happy places

Around the world, there is imagery of humans shedding the constraints of society to live among the beauty of the natural world. This human experience of returning to the wild is appealing to many. But in an often stressful environment like a university, it may seem impossible to consider the natural wonders around Seattle. Researchers at the UW and beyond are studying the interaction between people and nature and have discovered that nature is a treasure trove when it comes to providing opportunities to improve well-being and happiness.

Thea Weiss, a graduate student in the department of psychology, has been researching the impacts of nature on the mind for years.


“Social and cultural evolution of our tools and how our technology dictates our life has outpaced what our bodies and minds are adapted for,” Weiss said. “We believe that is one of the causes of a lot of psychological and physiological stress and illnesses.”

Weiss explained that because we are naturally adapted to navigate forests, natural environments like mountains, deserts, and forests, we promote the restoration of our mental well-being. This translates into reduced stress hormones, such as cortisol, in the bloodstream. According to an article published in National Geographic, even small amounts of time spent in nature can have significant and measurable benefits on the body and mind. Just a 15-minute walk in the forest can reduce cortisol levels by 16% and lower blood pressure and heart rates.

Longer periods of time in nature can have bigger effects on mental health. Research by David Strayer, a professor of psychology at the University of Utah, studied the effects of participants after a four-day immersion in nature. After four days in nature without access to multimedia technology, Strayer observed a 50% increase in creative problem-solving abilities. This ability corresponds with a more positive mood and lower stress.

Tabitha Kirkland, a professor of psychology at the UW, describes this phenomenon as biophilia. Biophilia is the concept that people naturally gravitate toward nature and life, and that through fulfilling time in nature, we become happier. Kirkland teaches a class called Psychology of Happiness, and says happiness can be difficult to describe.

“In my class, I teach that happiness is an enduring state of mind, not a temporary emotion,” Kirkland said. “[It consistently affects] how you think about the world and perceive stress.”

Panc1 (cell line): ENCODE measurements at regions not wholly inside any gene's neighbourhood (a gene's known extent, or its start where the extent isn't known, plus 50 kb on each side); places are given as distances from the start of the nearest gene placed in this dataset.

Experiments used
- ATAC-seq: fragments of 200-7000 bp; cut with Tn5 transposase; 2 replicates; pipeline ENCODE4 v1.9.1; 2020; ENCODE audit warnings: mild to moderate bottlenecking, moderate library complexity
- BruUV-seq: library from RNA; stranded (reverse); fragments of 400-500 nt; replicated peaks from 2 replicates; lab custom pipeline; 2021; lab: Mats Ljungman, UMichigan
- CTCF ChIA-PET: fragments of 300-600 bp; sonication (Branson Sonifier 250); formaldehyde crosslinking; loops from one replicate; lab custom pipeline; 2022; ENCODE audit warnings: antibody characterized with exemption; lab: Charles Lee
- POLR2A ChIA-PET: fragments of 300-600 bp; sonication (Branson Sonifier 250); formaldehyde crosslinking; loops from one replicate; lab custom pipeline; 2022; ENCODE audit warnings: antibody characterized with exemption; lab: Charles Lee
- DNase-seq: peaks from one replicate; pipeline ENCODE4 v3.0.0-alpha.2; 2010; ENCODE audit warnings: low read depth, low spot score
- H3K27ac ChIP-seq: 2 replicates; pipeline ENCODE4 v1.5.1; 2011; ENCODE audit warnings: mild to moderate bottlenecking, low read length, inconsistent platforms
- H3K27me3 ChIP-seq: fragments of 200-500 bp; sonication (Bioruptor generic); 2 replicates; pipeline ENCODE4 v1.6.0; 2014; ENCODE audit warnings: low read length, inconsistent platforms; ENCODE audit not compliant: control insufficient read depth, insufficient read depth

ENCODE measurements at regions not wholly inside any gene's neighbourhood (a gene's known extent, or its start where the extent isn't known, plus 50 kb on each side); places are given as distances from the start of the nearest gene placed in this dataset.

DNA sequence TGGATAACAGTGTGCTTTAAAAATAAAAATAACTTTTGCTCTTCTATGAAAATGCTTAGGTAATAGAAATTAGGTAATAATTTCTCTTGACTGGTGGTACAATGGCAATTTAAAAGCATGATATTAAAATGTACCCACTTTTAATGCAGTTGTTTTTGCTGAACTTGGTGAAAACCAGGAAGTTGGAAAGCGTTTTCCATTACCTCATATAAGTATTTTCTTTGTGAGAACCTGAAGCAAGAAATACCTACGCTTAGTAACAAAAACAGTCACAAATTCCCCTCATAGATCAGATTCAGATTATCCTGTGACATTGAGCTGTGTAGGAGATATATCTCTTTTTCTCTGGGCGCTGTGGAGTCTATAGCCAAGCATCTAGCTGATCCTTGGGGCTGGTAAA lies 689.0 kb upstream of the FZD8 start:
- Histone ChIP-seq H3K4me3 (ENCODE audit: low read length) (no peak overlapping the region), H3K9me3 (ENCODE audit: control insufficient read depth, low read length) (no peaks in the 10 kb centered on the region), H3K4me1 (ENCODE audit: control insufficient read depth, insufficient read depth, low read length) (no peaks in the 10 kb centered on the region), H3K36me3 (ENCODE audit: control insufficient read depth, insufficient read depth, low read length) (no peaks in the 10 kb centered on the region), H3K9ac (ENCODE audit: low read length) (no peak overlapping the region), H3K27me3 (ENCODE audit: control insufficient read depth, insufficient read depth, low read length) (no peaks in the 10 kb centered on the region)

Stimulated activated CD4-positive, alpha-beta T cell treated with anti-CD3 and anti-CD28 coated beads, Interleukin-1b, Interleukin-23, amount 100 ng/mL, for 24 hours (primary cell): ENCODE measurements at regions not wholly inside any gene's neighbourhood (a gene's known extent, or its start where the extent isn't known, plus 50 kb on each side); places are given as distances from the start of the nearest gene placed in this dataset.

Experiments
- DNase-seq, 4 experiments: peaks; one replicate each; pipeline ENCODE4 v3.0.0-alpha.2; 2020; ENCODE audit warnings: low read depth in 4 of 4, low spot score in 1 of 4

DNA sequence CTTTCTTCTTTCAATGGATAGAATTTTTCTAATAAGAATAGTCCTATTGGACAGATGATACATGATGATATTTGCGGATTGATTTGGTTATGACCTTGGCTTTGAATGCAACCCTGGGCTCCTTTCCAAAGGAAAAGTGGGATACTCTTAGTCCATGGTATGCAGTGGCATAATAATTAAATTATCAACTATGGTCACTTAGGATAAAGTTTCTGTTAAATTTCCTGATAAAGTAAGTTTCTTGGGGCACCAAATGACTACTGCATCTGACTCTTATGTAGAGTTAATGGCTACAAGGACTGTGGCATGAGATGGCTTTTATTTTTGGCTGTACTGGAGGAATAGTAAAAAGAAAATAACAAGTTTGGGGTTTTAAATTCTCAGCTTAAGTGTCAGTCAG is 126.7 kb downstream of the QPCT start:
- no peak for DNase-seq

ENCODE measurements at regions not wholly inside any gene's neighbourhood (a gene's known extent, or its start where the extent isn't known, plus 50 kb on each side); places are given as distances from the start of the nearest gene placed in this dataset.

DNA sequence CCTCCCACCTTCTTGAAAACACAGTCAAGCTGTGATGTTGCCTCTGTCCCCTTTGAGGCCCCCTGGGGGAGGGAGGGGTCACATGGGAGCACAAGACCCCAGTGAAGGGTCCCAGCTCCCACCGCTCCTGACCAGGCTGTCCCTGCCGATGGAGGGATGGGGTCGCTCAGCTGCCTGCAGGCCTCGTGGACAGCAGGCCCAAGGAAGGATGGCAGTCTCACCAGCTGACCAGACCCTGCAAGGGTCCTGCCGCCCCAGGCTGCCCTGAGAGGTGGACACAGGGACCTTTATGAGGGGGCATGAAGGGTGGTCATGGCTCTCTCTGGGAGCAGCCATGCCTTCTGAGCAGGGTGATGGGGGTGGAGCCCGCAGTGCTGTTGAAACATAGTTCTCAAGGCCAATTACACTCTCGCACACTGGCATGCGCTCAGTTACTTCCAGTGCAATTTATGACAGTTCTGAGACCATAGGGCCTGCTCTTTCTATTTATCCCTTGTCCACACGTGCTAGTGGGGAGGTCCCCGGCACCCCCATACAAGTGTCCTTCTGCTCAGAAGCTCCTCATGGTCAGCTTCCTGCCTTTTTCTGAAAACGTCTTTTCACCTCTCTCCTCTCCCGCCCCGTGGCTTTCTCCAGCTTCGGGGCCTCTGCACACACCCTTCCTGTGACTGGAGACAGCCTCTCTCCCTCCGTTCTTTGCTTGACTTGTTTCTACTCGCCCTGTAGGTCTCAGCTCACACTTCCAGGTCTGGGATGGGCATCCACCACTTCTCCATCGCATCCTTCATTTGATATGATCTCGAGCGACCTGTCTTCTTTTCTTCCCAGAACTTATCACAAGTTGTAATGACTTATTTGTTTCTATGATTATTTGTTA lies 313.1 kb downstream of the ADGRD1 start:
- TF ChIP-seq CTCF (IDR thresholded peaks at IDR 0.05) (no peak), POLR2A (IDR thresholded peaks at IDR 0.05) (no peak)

Happiness is found in people who have consistently lower levels of stress and interpret the world and themselves in a positive light. According to research by Greg Bratman of Stanford University, people who spend time in nature focus less on negative emotions regarding themselves. Cities, according to Bratman’s studies, are correlated with an increase in mental illness. This phenomenon makes any city dweller at a higher risk of depression than those outside of them, and spending time in nature can reduce this effect. This curbing of self rumination by spending time in nature is found to decrease the risk of depression in individuals.

The more positive world view that spending time in nature brings, combined with lower levels of stress, contributes to a much more healthy state of mind. According to Weiss, nature also brings us closer together. Her research has looked at how preschool students interact with each other and nature at Fiddleheads Forest School in the Seattle Arboretum. Among the children studied, those who spent time in the more wild parts of the Arboretum rather than the developed regions acted more friendly and affectionate toward others.

“[People have] an innate affiliation with life and lifelike processes,” Weiss said. “Experiencing nature in more wild forms allows for [a harmonious] interaction in both the physical environment and among people.”

Weiss believes that this interplay between nature and human interaction affects people of all ages.

Spending more time in nature offers an opportunity to allow the body to reset by relieving stress. There are many parks and natural areas around campus, and Weiss encourages UW students seeking to relax to take moments to appreciate the nature around them.

“The UW campus is so conducive for just having those little moments of respite,” Weiss said. “It’s not an all or nothing game.”

In a modern city like Seattle, people are so focused on constant stimulation that they can forget to have a soft appreciation for their surroundings. In appreciating nature, Weiss recommends something as small as noticing the beauty in your own backyard.

“Just go sit and look at a tree,” Weiss said. “Just look at it … watching something with no expectation, just sitting there and allowing yourself time to relax.”

It might seem hard to rationalize getting out of the library to take a break outside, but spending time in nature can benefit school productivity by curbing stress and increasing creativity in a way that’s difficult to do elsewhere. Beyond that, biophilia brings satisfaction to life that can’t be replaced.

“If you really want to succeed in school and in an academic or career life, you are going to need to find ways to plug out from your devices and plug back into reality,” Weiss said. “Nature is the best place to do that.”

Reach contributing writer Andy Samms at development@dailyuw.com. Twitter: @andy_samms

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